Primer Design for PCR

Ian A. York iayork at panix.com
Fri Dec 11 10:13:53 EST 1998


In article <36711D83.38A6A334 at mpiz-koeln.mpg.de>,
Leihkauf  <leihkauf at mpiz-koeln.mpg.de> wrote:
>Hello everyone,
>
>we just started to design primers for PCR but we don't have any
>experience with it. We used a primer design program called MacVector but

This is very definitely my opinion only:  Primers are cheap enough now
that the best way to find a good primer pair to to order a few and try
them.

Running your eye across primers should be enough to catch obvious problems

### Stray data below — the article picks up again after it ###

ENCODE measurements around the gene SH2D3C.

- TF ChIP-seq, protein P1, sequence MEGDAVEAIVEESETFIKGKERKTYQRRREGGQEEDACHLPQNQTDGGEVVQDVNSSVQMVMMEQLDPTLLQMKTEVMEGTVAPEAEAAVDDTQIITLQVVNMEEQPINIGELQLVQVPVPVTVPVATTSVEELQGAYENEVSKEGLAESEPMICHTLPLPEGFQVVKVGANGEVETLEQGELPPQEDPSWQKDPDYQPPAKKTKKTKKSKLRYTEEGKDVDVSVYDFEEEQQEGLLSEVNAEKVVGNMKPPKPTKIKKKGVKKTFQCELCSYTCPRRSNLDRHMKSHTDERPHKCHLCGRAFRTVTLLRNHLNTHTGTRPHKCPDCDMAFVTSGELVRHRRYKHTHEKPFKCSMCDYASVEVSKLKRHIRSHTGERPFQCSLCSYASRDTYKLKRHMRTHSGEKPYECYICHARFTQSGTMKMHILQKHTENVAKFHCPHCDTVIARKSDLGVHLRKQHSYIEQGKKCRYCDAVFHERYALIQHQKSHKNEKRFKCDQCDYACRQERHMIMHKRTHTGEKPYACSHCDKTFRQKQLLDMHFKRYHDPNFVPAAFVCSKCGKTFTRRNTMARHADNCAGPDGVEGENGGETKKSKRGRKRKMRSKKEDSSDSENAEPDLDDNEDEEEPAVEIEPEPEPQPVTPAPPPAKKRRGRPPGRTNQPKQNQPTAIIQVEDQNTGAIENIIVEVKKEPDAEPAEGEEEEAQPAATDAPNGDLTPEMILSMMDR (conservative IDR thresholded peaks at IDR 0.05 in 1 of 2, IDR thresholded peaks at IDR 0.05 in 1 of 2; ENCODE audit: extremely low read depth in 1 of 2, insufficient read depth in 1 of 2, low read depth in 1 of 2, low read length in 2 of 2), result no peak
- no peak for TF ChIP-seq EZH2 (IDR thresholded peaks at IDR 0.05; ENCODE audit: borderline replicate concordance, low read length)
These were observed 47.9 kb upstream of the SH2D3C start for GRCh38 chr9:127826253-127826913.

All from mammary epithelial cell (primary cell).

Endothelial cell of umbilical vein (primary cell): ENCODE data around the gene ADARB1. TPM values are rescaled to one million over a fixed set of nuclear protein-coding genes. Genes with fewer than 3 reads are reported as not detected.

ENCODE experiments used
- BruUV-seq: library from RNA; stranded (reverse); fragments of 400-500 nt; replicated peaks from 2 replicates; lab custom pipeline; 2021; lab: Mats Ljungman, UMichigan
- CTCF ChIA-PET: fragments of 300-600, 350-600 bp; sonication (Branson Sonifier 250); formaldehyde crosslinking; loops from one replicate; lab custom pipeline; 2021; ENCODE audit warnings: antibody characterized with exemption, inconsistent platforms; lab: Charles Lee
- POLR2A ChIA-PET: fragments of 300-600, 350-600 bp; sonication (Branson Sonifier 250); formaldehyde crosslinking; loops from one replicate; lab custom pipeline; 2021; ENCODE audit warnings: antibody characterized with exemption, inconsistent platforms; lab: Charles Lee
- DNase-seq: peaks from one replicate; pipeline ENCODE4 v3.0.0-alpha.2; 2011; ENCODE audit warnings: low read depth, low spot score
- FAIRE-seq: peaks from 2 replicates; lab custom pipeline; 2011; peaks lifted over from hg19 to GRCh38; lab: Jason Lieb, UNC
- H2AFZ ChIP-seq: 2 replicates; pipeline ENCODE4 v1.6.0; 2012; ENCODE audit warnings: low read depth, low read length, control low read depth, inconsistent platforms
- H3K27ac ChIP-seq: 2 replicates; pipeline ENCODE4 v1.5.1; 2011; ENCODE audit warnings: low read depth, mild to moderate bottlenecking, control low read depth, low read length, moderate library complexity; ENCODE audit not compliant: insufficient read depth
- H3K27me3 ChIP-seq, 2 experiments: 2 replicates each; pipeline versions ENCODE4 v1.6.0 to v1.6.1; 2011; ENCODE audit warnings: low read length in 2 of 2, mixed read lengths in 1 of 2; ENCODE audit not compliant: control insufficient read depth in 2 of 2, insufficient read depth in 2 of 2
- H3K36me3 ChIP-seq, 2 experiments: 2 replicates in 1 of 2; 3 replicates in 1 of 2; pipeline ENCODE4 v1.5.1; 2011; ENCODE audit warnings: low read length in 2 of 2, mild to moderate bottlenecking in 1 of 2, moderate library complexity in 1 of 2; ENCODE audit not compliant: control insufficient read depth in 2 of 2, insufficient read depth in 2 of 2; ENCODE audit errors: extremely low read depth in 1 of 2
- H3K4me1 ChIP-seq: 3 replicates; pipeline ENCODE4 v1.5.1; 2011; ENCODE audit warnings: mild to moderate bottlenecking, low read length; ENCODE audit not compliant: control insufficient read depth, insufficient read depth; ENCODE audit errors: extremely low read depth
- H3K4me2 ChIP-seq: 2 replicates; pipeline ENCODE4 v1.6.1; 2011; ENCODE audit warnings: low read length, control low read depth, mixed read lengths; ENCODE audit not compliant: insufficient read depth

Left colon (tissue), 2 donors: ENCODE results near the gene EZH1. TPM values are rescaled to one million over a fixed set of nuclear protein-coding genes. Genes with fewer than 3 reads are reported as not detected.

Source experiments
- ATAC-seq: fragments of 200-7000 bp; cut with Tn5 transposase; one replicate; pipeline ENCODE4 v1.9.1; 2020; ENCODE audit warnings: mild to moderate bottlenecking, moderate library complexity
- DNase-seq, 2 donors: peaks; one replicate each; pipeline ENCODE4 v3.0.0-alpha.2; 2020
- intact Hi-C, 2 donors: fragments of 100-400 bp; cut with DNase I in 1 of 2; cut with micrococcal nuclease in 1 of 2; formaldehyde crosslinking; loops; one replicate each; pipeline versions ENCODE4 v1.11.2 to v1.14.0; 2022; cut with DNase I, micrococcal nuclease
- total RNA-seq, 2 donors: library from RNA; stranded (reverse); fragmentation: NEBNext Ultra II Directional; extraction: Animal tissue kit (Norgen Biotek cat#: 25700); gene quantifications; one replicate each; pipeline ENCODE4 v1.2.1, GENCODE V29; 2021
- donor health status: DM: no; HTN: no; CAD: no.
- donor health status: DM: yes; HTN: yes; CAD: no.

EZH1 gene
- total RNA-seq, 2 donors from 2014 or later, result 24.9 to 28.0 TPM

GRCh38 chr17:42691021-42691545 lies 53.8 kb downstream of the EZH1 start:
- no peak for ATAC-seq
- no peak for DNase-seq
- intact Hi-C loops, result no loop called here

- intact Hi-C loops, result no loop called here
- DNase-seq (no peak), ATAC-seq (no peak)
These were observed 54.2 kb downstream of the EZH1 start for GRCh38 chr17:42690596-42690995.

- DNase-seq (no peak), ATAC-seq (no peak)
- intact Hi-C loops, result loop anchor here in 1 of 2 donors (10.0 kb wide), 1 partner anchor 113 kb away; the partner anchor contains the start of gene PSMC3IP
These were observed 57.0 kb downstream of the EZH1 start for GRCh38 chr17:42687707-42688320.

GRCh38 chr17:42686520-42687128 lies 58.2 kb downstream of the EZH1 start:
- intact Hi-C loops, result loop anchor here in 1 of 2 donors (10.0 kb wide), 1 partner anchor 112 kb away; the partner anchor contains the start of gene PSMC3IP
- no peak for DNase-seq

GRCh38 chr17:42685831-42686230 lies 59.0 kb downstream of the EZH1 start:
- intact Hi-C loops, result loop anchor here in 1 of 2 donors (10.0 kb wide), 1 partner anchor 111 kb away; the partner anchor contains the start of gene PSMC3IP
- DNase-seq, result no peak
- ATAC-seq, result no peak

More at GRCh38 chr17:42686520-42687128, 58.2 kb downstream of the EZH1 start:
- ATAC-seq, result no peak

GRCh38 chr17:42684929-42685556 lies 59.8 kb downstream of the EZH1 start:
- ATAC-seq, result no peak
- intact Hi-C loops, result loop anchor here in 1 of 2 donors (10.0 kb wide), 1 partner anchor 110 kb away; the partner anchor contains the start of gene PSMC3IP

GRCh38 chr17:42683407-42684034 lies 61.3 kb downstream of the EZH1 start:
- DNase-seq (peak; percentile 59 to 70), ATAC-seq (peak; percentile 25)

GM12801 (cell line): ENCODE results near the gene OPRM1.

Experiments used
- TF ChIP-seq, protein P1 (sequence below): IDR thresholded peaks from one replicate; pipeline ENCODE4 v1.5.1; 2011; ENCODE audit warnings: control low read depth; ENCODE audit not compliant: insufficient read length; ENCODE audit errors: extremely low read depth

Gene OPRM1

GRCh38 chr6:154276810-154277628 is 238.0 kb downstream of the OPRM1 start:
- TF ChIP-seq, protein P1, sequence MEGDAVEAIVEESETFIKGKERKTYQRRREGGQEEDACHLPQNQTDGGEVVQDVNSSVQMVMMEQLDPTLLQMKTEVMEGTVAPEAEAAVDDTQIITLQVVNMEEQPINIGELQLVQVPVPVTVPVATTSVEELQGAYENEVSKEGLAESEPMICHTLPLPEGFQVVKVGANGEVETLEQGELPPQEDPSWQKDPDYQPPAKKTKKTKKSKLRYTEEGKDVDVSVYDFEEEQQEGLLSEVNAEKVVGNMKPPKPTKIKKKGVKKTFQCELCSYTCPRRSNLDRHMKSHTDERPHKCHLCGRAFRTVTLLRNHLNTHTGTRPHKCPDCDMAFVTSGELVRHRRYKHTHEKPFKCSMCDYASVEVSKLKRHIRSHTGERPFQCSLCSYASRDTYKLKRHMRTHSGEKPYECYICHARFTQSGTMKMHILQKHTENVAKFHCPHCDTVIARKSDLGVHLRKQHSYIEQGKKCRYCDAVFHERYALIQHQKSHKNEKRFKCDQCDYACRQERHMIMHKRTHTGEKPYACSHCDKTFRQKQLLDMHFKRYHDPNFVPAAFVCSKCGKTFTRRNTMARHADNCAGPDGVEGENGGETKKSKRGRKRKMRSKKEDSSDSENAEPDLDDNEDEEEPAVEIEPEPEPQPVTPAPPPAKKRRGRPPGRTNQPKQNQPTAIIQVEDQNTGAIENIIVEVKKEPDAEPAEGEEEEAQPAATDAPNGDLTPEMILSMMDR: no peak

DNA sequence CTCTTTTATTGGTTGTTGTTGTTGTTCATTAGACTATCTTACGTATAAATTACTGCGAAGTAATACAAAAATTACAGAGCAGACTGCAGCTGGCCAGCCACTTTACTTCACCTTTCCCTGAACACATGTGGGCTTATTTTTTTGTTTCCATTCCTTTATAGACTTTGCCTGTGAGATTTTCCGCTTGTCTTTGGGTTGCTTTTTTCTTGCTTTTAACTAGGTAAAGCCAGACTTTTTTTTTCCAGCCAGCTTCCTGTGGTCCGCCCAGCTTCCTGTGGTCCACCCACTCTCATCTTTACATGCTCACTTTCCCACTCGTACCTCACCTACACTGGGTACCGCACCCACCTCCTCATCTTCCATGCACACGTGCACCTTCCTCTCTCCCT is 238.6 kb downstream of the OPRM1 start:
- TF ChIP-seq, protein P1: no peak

(inverted repeats, obvious primer pairing).  Beyond that, programs will
increase your odds of finding a good pair somewhat, but I suspect the
improvement is small; and programs will also toss out primers that aren't
perfect on paper (I guess I should say, aren't perfect in RAM), but that
work fine in practice.

I think that ordering by eye--pulling out a handful of plausible
sequences and trying all possible pairs--has an excellent chance of
getting good PCR over the region you need.  Primers cost less than $25 a
pop, so you expand your options over programs and don't lose a lot of
money.

As I say, that's mere opinion.
-- 
    Ian York   (iayork at panix.com)  <http://www.panix.com/~iayork/>
    "-but as he was a York, I am rather inclined to suppose him a
     very respectable Man." -Jane Austen, The History of England



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